Here are two schools of thought.
I bet you get a pretty large number when you add up all of the time you spend on domain name investing.
There’s sifting through drop lists. Updating nameservers. Responding to inquiries.
When you calculate your ROI, are you considering this time?
One of the reasons I didn’t bother with some of the new top level domain name launches was because I felt like I was wasting time finding the best domains for each TLD, only to find that they came with a stiff premium. Even if I found one domain the TLD operator overlooked, was it worth the ten hours I put into it?
Finding the best domain deals, whether it’s by sifting through “for sale” lists, keeping up-to-date on the latest trends and prices, or reaching out to domain name owners, can take a lot of time.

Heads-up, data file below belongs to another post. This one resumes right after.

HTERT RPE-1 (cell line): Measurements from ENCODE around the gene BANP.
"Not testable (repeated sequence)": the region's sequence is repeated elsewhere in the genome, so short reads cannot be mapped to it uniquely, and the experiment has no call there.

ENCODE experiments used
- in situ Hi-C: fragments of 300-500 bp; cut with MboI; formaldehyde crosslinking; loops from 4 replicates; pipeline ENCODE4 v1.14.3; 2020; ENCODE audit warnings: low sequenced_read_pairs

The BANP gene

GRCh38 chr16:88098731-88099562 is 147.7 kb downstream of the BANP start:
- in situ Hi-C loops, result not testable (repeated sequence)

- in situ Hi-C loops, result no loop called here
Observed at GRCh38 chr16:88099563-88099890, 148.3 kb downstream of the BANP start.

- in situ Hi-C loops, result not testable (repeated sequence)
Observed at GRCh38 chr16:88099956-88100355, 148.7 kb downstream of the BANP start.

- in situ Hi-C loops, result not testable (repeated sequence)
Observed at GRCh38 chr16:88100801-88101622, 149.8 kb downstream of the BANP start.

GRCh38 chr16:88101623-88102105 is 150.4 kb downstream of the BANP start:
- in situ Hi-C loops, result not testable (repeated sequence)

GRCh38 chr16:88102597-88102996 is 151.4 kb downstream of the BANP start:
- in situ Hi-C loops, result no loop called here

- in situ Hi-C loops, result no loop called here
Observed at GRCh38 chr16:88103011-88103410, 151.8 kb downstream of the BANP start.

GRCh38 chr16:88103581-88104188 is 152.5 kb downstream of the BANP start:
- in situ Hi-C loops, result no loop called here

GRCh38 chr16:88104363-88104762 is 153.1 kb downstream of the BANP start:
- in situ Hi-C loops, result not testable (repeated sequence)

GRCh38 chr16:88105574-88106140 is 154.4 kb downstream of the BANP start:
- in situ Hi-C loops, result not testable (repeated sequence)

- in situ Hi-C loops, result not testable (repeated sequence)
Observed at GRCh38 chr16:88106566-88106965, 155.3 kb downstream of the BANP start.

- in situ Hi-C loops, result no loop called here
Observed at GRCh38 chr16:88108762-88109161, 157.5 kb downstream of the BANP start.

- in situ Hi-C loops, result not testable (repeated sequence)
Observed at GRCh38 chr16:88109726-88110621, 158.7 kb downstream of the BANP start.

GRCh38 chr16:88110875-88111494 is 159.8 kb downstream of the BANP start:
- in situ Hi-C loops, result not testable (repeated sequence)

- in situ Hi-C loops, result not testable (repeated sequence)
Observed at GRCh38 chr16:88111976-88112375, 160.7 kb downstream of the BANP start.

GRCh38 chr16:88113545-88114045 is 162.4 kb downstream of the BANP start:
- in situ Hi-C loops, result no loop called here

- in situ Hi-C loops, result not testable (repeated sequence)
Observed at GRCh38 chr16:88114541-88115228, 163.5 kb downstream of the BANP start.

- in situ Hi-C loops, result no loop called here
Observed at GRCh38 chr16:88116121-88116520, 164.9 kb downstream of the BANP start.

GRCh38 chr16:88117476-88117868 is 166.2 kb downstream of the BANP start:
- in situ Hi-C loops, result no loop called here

There are two ways to look at this.
The first is to consider what else you could be doing with your time and then place a monetary value on it.
The second is to consider domaining a hobby.
Do you enjoy sifting through domains to find the diamonds in the rough? Do you like sorting your collection like you sorted baseball cards as a kid? Do you get the same enjoyment from the daily business of domaining that you do from hobbies like playing sports or reading?
If the latter is the case, then don’t bother calculating the cost of your time; it’s time well spent.